He’s right. There was something magical about having the opportunity to play a game I would not have otherwise had the time for in a big, saturated space like E3 (I say conjecturally since I’ve never been to an E3... yet). I was enamored with the witchy and spooky yet comfy vibes of Birth. A Little To The Left, which features puzzles that ask “how do these random objects fit together,” immediately soothed my object association-obsessed brain. When I asked Keighley which games he enjoyed, he brought up the fabulous Time Flies in which you play as a fly tasked with fulfilling as many events on your bucket list like “get drunk” or “learn the guitar” as you can within your seconds-long fly lifespan. Games like those get buried at E3.
“I just love that we can have a diversity of content here,” Keighley said. “The element of discovery is so key for those independent developers, and I’m proud that we can have indie games be part of the show.”
During The Game Awards last December, Keighley made a declaration that “We should not and will not tolerate any abuse, harassment, or predatory practice by anyone, including our online communities.”
Though he did not name a specific company or developer, it was pretty clear the comment was in reference to news surrounding Activision Blizzard. The Overwatch publisher did not have a presence at that year’s Game Awards, but it did show up to show off Call of Duty: Modern Warfare II at Summer Game Fest. “I think the Activision situation has evolved,” he said while noting that “there is obviously a lot of work to be done.”
He said that he and his team do think about how to use their platform for good, which is why they made statements about Ukraine, but that with Game Fest, it’s a difficult situation with a delicate balance he has to consider.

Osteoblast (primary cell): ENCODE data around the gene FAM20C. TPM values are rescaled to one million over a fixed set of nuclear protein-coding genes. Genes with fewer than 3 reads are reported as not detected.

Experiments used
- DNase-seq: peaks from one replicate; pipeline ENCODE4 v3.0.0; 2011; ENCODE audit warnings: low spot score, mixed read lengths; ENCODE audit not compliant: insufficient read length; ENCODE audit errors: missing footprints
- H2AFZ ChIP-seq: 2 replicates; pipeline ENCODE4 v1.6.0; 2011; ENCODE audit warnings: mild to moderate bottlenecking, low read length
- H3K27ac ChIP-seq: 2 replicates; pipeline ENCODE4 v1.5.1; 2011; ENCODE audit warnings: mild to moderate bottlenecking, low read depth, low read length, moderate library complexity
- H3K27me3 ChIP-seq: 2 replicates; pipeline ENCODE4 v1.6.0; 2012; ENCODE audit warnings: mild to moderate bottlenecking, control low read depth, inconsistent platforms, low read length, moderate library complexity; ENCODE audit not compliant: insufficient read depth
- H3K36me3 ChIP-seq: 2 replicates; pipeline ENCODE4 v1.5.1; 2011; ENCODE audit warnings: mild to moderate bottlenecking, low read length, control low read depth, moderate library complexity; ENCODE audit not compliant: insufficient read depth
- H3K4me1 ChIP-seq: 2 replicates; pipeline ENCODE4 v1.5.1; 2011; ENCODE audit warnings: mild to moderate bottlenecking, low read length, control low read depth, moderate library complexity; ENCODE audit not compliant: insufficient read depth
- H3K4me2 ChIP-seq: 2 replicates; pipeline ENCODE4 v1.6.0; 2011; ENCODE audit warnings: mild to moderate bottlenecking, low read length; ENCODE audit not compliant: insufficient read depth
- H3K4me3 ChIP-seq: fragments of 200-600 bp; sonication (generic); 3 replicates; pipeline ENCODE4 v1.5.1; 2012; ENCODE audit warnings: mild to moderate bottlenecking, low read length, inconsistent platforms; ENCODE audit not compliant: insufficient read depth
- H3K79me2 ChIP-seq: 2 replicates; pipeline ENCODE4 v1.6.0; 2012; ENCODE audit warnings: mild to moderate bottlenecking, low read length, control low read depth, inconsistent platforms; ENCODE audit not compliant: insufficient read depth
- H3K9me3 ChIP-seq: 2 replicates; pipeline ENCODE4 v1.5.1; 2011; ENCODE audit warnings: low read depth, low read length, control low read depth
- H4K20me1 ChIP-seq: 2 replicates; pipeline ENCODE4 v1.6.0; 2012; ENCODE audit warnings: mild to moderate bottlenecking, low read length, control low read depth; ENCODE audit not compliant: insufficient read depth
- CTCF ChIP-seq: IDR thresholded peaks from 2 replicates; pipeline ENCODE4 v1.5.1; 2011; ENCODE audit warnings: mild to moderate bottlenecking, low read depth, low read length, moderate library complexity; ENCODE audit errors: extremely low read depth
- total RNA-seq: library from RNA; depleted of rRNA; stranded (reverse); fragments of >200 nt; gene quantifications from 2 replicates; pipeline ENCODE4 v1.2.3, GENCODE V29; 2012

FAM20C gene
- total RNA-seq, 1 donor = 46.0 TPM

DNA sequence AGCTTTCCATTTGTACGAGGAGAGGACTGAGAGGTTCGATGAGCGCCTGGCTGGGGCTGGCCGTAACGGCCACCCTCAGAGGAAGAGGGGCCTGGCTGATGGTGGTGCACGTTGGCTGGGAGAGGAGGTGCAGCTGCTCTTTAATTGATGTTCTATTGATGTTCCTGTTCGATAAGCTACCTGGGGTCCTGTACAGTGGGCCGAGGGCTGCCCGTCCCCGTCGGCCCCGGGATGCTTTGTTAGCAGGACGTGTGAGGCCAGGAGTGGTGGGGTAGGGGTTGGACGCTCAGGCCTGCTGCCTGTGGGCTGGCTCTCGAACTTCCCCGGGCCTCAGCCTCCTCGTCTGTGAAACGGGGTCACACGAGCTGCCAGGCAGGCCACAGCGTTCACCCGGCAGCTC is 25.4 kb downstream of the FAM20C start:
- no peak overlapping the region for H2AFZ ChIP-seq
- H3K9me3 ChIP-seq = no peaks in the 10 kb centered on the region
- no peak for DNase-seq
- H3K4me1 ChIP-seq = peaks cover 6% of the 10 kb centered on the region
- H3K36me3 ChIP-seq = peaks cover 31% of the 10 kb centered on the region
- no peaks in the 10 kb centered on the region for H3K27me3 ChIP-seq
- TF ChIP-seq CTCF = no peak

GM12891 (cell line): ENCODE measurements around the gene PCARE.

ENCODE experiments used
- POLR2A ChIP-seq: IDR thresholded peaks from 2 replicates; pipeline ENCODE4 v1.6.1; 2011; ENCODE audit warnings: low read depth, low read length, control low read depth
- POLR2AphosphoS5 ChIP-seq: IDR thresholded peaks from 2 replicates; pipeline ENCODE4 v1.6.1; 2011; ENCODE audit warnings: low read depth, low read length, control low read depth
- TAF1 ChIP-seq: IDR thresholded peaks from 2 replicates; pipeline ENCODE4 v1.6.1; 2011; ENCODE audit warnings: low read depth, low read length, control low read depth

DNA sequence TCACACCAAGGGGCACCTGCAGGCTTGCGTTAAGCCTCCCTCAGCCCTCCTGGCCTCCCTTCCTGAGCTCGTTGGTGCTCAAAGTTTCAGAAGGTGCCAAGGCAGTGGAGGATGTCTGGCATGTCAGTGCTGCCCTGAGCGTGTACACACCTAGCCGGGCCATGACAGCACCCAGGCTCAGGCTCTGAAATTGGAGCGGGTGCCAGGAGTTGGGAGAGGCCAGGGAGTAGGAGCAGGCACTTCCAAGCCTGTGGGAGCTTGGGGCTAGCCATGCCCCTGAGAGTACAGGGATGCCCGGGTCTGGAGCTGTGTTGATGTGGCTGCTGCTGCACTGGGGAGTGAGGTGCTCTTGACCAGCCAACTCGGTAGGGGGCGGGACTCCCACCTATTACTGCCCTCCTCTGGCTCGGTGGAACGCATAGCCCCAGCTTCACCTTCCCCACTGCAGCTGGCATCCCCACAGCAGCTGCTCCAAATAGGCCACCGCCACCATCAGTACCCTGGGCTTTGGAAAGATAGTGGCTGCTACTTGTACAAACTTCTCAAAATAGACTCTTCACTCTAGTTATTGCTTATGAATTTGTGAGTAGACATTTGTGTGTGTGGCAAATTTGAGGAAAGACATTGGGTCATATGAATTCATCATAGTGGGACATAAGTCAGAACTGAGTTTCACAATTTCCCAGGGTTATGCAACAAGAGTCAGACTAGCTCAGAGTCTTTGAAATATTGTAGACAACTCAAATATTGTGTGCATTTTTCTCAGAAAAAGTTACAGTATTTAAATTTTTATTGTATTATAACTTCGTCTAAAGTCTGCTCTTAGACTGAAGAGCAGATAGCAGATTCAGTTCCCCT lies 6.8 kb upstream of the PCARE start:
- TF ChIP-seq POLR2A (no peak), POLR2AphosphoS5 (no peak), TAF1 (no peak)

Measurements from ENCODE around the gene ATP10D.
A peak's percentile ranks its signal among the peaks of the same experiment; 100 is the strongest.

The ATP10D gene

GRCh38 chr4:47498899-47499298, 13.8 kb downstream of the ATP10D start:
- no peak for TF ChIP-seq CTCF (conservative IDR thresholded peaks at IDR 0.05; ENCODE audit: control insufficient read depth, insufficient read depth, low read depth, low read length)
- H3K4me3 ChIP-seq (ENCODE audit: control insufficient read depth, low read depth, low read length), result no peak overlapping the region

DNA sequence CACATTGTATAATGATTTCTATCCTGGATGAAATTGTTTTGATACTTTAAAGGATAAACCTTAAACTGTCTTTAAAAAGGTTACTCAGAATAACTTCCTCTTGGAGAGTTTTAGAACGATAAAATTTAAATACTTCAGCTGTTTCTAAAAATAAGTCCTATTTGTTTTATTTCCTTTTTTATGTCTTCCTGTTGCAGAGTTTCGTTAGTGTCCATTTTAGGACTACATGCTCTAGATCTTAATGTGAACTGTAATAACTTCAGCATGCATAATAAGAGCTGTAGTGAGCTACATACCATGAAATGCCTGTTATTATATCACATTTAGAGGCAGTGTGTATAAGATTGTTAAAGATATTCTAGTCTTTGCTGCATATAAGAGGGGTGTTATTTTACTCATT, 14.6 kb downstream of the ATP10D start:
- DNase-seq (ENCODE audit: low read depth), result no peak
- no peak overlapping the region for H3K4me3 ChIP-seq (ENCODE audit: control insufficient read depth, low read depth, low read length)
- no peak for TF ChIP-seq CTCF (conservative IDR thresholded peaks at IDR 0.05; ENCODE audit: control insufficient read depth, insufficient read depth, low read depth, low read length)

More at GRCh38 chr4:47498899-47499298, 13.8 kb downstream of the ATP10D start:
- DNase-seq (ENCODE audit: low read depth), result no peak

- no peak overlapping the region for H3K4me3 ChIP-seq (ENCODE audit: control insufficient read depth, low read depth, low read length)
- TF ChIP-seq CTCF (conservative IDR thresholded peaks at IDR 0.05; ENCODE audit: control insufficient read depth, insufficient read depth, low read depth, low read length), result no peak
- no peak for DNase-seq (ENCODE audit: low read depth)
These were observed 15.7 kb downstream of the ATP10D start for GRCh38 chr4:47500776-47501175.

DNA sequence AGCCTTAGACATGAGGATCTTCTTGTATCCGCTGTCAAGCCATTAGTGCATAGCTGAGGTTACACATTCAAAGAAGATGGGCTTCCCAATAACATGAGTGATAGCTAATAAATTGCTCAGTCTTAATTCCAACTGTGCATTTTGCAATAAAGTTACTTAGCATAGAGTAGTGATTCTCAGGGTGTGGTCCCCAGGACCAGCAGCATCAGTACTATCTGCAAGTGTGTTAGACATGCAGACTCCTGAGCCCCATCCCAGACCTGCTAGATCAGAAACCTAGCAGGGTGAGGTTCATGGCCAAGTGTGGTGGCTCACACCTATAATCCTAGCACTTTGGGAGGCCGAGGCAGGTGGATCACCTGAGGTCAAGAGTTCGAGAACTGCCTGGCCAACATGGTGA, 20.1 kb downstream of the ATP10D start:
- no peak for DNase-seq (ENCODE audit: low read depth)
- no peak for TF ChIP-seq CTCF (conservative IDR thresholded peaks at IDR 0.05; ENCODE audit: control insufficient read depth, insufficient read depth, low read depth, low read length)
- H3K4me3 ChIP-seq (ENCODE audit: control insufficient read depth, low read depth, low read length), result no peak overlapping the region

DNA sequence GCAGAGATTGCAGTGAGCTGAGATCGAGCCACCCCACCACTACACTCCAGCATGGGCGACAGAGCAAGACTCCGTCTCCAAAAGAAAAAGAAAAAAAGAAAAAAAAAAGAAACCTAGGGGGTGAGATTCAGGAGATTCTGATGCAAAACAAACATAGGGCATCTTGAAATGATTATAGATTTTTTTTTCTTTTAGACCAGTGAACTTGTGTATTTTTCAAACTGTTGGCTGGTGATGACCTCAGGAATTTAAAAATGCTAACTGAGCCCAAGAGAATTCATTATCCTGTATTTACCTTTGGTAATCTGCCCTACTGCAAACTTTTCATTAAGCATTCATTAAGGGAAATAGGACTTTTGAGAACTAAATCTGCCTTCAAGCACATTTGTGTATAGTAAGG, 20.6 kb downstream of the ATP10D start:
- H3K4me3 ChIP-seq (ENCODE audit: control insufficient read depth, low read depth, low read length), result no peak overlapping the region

“How do we still allow the developers’ work to be recognized and be a part of these shows while also thinking about the sort of zeitgeist of what’s going on with larger companies?”
While it’s very possible (and perhaps easier than Keighley thinks) to do both, Keighley seems to think that Game Fest should just be about the games.
“I think Summer Game Fest is a little bit different than The Game Awards. The Game Awards is about recognizing excellence in the industry, an award show, and Summer Game Fest is this promotional event for video games. So it’s on a different sort of level.”
Despite Game Fest’s relatively small size, Keighley thinks it’s a success, something he hopes he can replicate elsewhere. He threw out places like London or Australia as options he could take the event to as a way to “decentralize the old model of a trade or consumer show” like E3 is. And whether or not E3 really happens next year, Keighley isn’t bothered at all by the prospect of competing for eyeballs.
“I think it’s a different philosophy,” he said. “Kinda like a red ocean versus blue ocean strategy. Are you competing with the chum in the water, or are you finding your own space? And I hope Play Days and Summer Game Fest has found its own space.”